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Sold a depreciable property? You can claim section 54F tax benefit

ITAT decision will aid taxpayers who invest capital gains proceeds in a new residential house after selling commercial property where depreciation has been claimed.

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Updated: Oct 17, 2018, 02.57 PM IST
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A few provisions of Income Tax Act provide a benefit when LTCG arising on sale of certain assets are invested in acquiring a new house property.
(This story originally appeared in on Oct 17, 2018)
A recent decision of the Mumbai bench of the Income Tax Appellate Tribunal (ITAT) will come to the aid of those taxpayers who sell a commercial property or other assets (on which depreciation has been claimed) and then make an investment in a new residential house within the specified period. The ITAT has held that benefits of section 54F would be available in such cases.

The matter came up for litigation as the capital gains that arise on sale of an asset on which depreciation has been claimed by the taxpayer are ‘deemed’ to be short-term in nature, under section 50 of the Income Tax (I-T) Act. Short-term capital gains are taxed according to the individual’s tax slab (the lowest basic slab rate is 5% and the highest is 30%).

It is commonly understood that a few provisions of the I-T Act provide a benefit when long-term capital gains arising on sale of certain assets are invested in acquiring a new house property. To the extent of the investment in the new property, the taxable component of the long-term capital gains is reduced, which results in a lower tax outgo.

However, the ITAT rightly pointed out that section 54F of the I-T Act covers investment of capital gains on transfer of a ‘long-term capital asset’ (say office or commercial property) in a new residential house. Any immovable property held for more than two years is a long-term capital asset. For periods prior to the financial year 2017-18, the holding period was 36 months.

The tax tribunal referred to a Bombay HC decision in the case of ‘Ace Builders’, where the court had held that under section 50, it is only the capital gains that are deemed as short-term. Section 50 does not convert long-term capital assets into short-term and thus exemption under section 54F would be available even if depreciable assets were sold. So, if the cost of the new residential house was more than the net consideration on sale of the depreciable asset, no capital gains would arise in the hands of the tax payer.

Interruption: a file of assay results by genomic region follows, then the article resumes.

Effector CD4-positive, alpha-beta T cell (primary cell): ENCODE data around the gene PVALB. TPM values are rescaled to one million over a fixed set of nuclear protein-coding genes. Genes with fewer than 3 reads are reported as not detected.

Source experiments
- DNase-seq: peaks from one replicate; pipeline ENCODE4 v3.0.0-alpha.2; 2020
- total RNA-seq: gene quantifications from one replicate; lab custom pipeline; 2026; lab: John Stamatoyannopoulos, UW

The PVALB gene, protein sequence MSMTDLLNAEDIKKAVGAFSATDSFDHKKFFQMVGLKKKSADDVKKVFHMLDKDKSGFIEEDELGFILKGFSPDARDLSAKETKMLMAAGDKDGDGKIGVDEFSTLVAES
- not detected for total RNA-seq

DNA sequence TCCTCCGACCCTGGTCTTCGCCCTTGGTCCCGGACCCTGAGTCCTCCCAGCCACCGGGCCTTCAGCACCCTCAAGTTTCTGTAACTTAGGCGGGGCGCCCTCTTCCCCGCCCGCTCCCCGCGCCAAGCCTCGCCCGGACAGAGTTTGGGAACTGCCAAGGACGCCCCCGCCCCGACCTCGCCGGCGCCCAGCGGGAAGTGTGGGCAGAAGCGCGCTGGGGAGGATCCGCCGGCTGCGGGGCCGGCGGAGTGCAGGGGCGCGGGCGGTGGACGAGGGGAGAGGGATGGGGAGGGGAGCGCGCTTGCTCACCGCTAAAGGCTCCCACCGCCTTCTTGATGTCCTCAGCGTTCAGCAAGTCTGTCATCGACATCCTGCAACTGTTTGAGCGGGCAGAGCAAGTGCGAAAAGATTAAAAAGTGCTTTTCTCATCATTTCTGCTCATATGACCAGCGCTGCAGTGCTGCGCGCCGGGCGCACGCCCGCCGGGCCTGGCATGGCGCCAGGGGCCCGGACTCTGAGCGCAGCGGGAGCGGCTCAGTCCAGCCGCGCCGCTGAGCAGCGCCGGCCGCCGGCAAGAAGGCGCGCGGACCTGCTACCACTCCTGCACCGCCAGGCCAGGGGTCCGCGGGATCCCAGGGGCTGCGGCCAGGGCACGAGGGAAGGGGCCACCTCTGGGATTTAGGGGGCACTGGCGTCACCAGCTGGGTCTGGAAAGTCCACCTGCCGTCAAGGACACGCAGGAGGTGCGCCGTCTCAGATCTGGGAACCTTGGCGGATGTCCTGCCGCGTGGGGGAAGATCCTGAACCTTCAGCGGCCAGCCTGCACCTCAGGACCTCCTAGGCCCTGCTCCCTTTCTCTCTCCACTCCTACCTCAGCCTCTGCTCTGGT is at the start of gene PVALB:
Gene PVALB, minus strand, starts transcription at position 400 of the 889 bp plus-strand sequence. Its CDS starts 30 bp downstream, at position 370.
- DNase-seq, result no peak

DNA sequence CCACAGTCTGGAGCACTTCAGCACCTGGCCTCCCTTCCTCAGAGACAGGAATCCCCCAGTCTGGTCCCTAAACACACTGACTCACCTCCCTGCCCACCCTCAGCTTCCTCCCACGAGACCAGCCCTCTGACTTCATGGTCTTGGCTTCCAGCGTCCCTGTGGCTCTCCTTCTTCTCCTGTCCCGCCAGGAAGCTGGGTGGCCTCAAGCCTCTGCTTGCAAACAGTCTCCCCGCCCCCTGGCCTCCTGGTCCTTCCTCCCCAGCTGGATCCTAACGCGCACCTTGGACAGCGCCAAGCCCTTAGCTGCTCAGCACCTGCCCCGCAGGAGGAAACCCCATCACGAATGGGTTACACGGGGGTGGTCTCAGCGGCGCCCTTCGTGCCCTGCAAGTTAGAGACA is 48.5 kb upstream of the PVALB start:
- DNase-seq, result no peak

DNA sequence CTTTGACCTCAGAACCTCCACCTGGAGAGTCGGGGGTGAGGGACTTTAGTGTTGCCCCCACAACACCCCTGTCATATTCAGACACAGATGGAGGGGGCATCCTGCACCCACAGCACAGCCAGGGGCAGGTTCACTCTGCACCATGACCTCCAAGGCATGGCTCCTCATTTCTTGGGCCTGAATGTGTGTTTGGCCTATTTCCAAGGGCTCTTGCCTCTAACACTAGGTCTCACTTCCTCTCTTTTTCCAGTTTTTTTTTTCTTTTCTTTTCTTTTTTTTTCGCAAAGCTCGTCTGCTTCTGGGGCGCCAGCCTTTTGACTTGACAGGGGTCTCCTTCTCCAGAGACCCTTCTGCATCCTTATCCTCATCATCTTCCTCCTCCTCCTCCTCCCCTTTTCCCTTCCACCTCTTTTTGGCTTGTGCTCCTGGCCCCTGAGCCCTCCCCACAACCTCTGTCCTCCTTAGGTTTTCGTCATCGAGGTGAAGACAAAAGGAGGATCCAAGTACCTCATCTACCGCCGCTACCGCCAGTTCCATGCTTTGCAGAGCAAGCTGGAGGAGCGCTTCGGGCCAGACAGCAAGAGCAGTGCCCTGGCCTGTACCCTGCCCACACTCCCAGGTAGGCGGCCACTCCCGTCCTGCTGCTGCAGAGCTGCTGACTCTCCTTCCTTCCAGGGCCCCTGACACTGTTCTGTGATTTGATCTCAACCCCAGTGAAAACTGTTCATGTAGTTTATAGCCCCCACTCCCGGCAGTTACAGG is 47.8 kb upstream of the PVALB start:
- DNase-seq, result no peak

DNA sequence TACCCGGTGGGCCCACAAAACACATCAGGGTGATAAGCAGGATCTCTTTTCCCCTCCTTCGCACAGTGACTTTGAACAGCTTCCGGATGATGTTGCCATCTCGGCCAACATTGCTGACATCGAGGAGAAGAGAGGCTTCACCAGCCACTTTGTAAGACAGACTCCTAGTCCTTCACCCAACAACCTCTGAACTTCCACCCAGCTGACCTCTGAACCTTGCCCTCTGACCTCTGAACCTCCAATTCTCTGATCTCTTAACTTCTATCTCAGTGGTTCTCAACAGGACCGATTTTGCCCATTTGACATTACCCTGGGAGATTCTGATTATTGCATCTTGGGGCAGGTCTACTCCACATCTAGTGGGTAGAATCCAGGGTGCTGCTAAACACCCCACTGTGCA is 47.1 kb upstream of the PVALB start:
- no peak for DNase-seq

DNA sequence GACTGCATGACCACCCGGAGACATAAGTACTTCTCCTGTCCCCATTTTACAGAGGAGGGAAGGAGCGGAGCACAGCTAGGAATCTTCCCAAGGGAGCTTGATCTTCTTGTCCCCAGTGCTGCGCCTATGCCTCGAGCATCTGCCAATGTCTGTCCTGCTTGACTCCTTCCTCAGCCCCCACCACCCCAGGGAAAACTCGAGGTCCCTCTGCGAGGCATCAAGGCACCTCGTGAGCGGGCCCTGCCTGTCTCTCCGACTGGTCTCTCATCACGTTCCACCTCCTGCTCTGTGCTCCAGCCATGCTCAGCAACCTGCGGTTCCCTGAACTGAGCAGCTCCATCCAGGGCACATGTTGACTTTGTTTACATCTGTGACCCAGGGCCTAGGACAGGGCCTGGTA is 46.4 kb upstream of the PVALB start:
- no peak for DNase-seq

In the case before the ITAT, the tax payer Jaya Deepak Bhavani was a business woman, engaged in manufacture and export of garments. During the financial year 2011-12, she sold a building for Rs 1.33 crore, on which depreciation had been claimed earlier over several years. Owing to the depreciation claims, the written-down value of the asset was quite low, resulting in significant capital gains of Rs 1.28 crore.

She invested Rs 1.45 crore in a new house property and claimed exemption under section 54F. This section provides for a tax benefit if a new house is purchased within two years from the date of sale of the original asset (in this case — the commercial building). If the cost of the new residential house is more than the net consideration, then the capital gains are not taxable.

Accordingly, Bhavani claimed the capital gains of Rs 1.28 crore to be exempt. While the lower tax authorities had denied her this exemption on the grounds that the capital gains arising on sale of a depreciable asset were short-term, the ITAT decided in her favour.

Ameet Patel, tax partner at CA firm Manohar Chowdhry & Associates, states the ITAT took the right view. “In many cases, any other interpretation would give rise to absurd situations. For example, a widow inherits an office property on which depreciation has been claimed by her husband for 40-odd years. When the wife sells the office property, it would be unfair and irrational to disallow exemption under section 54F if all other conditions are met. One hopes that as and when the new I-T Code is introduced, section 50 is done away with.”

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